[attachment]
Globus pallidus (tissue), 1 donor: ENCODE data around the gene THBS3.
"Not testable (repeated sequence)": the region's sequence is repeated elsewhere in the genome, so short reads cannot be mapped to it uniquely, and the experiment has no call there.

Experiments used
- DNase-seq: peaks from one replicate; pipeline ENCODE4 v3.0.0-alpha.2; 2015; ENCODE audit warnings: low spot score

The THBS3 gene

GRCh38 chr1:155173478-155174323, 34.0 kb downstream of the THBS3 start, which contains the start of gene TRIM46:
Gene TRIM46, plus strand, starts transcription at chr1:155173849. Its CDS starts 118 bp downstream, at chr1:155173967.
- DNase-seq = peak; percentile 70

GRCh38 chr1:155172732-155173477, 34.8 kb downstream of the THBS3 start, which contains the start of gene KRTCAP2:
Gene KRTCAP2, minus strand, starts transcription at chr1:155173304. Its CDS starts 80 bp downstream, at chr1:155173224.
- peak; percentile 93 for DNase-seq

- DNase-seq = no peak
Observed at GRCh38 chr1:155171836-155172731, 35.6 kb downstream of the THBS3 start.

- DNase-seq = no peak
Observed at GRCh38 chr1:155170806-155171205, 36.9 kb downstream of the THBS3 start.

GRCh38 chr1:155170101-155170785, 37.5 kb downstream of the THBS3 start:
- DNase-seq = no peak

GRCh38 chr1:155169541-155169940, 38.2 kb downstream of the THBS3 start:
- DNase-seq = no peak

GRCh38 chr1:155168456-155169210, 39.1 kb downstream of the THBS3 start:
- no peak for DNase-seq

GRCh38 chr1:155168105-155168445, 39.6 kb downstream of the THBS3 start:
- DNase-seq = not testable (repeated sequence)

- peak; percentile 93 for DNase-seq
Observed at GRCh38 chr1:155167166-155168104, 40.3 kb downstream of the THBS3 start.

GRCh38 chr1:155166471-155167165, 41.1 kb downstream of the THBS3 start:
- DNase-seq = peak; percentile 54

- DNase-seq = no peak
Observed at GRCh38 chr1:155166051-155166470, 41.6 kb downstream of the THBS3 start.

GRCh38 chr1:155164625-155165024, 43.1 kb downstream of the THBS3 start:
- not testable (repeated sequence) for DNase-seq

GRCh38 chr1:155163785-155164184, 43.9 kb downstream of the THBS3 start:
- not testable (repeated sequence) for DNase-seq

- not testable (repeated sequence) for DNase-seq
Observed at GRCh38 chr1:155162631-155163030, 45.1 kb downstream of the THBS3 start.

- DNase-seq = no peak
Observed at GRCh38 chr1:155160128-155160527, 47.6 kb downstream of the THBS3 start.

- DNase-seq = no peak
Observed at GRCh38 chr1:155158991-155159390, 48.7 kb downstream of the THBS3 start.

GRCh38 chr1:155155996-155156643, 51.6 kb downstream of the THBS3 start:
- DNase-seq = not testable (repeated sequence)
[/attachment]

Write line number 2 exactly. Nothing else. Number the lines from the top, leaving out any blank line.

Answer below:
"Not testable (repeated sequence)": the region's sequence is repeated elsewhere in the genome, so short reads cannot be mapped to it uniquely, and the experiment has no call there.